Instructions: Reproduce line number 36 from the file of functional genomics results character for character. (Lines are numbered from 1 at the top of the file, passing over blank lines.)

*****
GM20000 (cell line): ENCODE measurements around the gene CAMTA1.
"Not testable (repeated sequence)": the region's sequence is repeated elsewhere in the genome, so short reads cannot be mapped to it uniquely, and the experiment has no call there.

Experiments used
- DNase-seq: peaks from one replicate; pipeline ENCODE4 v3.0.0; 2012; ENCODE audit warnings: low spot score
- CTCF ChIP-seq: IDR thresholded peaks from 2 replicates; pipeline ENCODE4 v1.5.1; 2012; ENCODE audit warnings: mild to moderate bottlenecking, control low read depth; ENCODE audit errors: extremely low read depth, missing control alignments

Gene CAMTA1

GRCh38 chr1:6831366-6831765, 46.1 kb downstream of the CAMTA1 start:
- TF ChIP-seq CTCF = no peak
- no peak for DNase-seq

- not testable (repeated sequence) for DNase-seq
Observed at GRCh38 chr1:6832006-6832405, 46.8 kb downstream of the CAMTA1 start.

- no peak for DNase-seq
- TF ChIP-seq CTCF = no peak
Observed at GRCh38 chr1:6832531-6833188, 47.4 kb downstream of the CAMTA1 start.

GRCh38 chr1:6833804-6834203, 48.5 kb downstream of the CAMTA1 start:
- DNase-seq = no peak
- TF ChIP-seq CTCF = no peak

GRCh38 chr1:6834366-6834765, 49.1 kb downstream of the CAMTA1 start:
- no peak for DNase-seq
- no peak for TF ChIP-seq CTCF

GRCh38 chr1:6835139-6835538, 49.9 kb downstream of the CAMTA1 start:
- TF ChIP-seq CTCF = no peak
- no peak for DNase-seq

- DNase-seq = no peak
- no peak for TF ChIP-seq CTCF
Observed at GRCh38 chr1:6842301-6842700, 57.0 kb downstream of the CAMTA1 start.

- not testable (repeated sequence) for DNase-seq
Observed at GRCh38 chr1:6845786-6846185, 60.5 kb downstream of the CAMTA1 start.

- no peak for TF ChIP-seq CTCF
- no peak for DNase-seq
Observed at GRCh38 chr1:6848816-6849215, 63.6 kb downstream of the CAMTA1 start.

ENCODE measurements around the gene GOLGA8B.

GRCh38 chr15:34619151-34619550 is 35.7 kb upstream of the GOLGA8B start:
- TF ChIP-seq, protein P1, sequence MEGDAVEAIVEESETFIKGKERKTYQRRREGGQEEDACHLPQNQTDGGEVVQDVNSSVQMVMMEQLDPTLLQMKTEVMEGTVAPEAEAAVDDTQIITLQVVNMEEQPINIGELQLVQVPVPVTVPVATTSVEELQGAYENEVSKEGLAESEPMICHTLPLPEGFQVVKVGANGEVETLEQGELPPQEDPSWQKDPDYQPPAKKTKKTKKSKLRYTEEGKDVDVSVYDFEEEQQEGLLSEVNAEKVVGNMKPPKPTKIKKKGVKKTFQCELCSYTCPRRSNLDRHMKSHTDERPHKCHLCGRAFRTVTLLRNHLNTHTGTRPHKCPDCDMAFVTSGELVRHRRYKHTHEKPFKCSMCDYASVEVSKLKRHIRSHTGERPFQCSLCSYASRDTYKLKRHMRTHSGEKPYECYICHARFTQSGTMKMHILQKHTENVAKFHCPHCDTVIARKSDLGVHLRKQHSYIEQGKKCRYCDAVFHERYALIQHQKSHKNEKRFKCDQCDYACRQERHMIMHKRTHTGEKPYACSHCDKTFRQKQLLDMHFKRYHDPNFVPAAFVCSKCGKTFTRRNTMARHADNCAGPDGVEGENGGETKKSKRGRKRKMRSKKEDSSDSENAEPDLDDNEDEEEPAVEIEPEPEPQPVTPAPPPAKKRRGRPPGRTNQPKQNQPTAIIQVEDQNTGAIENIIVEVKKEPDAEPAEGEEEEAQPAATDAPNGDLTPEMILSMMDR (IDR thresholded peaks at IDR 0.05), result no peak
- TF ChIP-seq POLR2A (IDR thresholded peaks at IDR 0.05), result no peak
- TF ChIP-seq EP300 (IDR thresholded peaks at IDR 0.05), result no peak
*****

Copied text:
- TF ChIP-seq EP300 (IDR thresholded peaks at IDR 0.05), result no peak